Friday, June 5, 2009
With her new show, artist Molly Murphy is hoping to pull your eyes out of the Twitterverse long enough to put them on some real world paintings.
Of course, she’s going to have to Twitter about it in order to get your attention. Such is the tension she’s examining with “connect. disconnect. reconnect.” In a world where Facebook has replaced actual face time, and where every aspect of our lives have been reduced to streams of data for marketing algorithms, is there any difference between public and private anymore? Is that necessarily a bad thing? Can you at least put down your damn iPhone for a few seconds while I’m talking to you?
These are the concepts Murphy tackles with “connect. disconnect. reconnect.” and she was kind enough to discuss the dehumanization of the digital era with us—via e-mail, natch.
lawrence.com: Was there a specific incident that inspired this examination of social networks and data mining? Did you get a mis-targeted ad for Rogaine or "Transformers 2" or something? Or was it just a vague suspicion that Twitter is the devil?
Murphy: I’ve been working within the realm of "connections" for a while now, and began considering the broader sense. We keep throwing around "the world is flat"-style phrases with little to no consideration of what that really means. And I am not a Thomas Friedman fan. I believe he is a master of the obvious with a stolen catch phrase. As I began to look around at my friends and myself sitting at the coffee shop lined up in front of computers and barely talking between texts, I wondered if that image would be the new American landscape—more isolation than actual communication.
How will you be exploring these cutting edge digital concepts in the decidedly analog medium of oil and canvass?
I am approaching the subject through more abstract means than I am typically used to, but it seems necessary to show the tensions in the subject matter.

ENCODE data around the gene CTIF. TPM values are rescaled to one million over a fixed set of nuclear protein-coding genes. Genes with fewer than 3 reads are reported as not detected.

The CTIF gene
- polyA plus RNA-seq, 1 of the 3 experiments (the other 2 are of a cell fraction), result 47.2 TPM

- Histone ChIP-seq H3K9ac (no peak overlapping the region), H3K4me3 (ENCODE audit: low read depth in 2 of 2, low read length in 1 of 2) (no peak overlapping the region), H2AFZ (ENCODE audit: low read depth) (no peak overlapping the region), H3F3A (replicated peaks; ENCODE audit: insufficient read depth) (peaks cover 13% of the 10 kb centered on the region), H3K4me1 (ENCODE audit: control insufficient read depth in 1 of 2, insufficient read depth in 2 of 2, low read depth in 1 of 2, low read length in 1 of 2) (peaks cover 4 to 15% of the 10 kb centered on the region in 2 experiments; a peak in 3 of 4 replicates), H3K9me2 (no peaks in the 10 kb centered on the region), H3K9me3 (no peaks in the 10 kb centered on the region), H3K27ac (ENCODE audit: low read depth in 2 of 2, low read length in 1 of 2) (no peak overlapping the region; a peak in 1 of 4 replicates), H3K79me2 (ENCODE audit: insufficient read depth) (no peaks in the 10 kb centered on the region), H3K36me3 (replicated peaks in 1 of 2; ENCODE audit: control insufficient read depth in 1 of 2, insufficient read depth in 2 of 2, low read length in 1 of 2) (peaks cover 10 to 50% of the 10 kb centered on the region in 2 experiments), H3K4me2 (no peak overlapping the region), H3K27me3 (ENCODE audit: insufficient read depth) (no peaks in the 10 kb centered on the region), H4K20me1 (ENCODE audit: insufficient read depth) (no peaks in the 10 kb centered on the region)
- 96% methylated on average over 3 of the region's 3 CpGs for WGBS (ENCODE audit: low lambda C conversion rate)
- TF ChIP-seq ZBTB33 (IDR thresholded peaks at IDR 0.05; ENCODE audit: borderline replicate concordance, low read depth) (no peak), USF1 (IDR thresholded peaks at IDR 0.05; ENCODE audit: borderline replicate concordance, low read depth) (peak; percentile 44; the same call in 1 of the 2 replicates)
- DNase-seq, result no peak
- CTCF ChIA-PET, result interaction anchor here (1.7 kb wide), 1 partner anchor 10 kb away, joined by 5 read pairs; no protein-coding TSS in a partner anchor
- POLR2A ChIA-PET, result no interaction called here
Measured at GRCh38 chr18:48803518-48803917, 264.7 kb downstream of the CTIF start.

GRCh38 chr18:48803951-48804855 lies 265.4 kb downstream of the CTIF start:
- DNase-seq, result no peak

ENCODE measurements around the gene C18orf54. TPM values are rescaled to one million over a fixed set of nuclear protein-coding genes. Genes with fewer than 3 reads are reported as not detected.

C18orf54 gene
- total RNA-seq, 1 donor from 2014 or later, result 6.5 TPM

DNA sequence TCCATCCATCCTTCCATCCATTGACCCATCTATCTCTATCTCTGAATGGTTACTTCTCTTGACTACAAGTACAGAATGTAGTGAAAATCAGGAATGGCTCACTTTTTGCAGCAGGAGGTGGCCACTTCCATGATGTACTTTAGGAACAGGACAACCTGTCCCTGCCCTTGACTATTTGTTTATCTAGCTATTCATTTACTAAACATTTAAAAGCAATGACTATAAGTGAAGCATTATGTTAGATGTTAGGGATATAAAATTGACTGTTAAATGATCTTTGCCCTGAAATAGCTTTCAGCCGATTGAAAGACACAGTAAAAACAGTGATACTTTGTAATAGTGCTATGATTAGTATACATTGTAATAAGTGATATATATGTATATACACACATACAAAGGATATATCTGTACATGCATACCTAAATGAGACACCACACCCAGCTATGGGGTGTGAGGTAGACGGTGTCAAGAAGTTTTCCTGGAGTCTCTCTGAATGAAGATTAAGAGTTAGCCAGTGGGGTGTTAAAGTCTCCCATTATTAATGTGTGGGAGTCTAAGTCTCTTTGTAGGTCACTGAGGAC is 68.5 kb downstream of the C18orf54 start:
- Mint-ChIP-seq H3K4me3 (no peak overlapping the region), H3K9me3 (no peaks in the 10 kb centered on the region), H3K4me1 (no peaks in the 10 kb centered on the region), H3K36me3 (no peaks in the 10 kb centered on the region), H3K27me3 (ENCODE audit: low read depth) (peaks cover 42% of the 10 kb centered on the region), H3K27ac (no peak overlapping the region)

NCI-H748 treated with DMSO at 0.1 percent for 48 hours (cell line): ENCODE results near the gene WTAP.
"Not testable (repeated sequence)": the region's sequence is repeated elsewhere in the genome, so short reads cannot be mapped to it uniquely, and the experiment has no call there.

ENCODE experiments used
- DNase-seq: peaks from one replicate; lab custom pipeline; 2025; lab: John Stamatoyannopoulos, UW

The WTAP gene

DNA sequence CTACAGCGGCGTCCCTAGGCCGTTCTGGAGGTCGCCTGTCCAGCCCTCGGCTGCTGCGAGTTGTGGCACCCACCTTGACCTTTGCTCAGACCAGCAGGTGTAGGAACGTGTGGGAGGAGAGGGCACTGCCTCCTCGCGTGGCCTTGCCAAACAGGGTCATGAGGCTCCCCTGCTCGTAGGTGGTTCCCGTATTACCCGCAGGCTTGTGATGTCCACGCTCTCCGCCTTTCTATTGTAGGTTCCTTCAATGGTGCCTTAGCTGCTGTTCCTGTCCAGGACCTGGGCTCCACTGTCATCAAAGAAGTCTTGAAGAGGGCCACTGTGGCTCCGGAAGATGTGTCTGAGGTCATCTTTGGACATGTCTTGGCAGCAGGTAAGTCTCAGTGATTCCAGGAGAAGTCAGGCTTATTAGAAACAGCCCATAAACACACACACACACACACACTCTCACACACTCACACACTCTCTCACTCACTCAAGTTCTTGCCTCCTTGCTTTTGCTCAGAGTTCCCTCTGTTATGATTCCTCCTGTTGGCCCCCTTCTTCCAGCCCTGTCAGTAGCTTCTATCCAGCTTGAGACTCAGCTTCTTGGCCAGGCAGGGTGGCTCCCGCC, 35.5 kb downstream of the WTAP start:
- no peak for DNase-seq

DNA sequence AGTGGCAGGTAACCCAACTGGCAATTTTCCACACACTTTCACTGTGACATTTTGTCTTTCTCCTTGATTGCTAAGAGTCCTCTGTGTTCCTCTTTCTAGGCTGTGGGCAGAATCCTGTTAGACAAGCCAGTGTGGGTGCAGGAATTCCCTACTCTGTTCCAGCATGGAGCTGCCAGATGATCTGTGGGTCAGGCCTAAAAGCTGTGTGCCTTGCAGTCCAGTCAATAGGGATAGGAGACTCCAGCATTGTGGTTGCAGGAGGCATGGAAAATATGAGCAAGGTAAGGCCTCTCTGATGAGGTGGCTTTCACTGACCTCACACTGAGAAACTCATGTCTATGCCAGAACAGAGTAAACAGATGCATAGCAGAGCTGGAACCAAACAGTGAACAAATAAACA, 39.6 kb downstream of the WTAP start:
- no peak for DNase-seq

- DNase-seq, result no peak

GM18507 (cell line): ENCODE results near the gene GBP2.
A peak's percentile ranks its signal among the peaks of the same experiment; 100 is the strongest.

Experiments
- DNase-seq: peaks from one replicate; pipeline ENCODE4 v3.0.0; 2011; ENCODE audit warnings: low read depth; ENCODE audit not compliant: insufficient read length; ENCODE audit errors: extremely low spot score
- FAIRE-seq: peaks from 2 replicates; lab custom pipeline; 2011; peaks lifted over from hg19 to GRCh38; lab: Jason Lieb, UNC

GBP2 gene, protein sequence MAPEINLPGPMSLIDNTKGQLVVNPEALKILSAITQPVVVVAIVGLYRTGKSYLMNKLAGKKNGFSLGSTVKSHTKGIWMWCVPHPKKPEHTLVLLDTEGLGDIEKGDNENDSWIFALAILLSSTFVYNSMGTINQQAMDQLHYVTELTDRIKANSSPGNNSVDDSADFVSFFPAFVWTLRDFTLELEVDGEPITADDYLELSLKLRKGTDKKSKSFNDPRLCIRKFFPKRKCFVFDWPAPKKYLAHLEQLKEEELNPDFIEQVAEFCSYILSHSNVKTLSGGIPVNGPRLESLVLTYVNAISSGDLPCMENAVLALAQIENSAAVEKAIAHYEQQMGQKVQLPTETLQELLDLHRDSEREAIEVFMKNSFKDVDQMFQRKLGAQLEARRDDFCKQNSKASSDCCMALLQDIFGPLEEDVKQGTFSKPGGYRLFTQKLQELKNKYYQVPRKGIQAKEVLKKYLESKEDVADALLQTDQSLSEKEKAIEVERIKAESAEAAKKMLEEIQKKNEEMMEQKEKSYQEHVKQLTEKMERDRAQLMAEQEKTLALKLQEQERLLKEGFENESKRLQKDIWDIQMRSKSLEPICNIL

Do you find that concern for privacy has ebbed in recent years? Have people just accepted that their lives are public domain in the information age?
People don't question much of anything anymore, let alone their own privacy. Of course, I still have a Facebook page, and Myspace, and website, etc. It's hard to step away from digital connections anymore.
Speaking of, is it slightly ironic that this show is going to be promoted via Facebook, Twitter, and various other data-miners? Isn't there a positive side to marketing?
I use web media all the time—ordering printing, researching subjects, promotion—it does make it easier to accomplish a lot as a single person, but I find my job as a painter is spent less and less in the studio and more and more on the phone and in front of a computer. It frustrates me in that sense.
Slightly off topic, but has the art world been as adversely impacted by the recession as most other sectors of life?
Sure. Arts funding is always the first to go in public programs, and no, Obama has not done much to help that. Donations to not-for-profit arts based programs are down, along with many other programs who rely on philanthropy. I know a couple people who are buying art like mad right now, though. It’s the one area of investment that has not lost value and will go up, so there are some who can see the larger picture.
More obnoxious term—"tweet" or "blogosphere"?
I loved the word “tweet” until it became a verb for the obnoxious exhibition of "here's what I'm doing at all times, whether you care or not."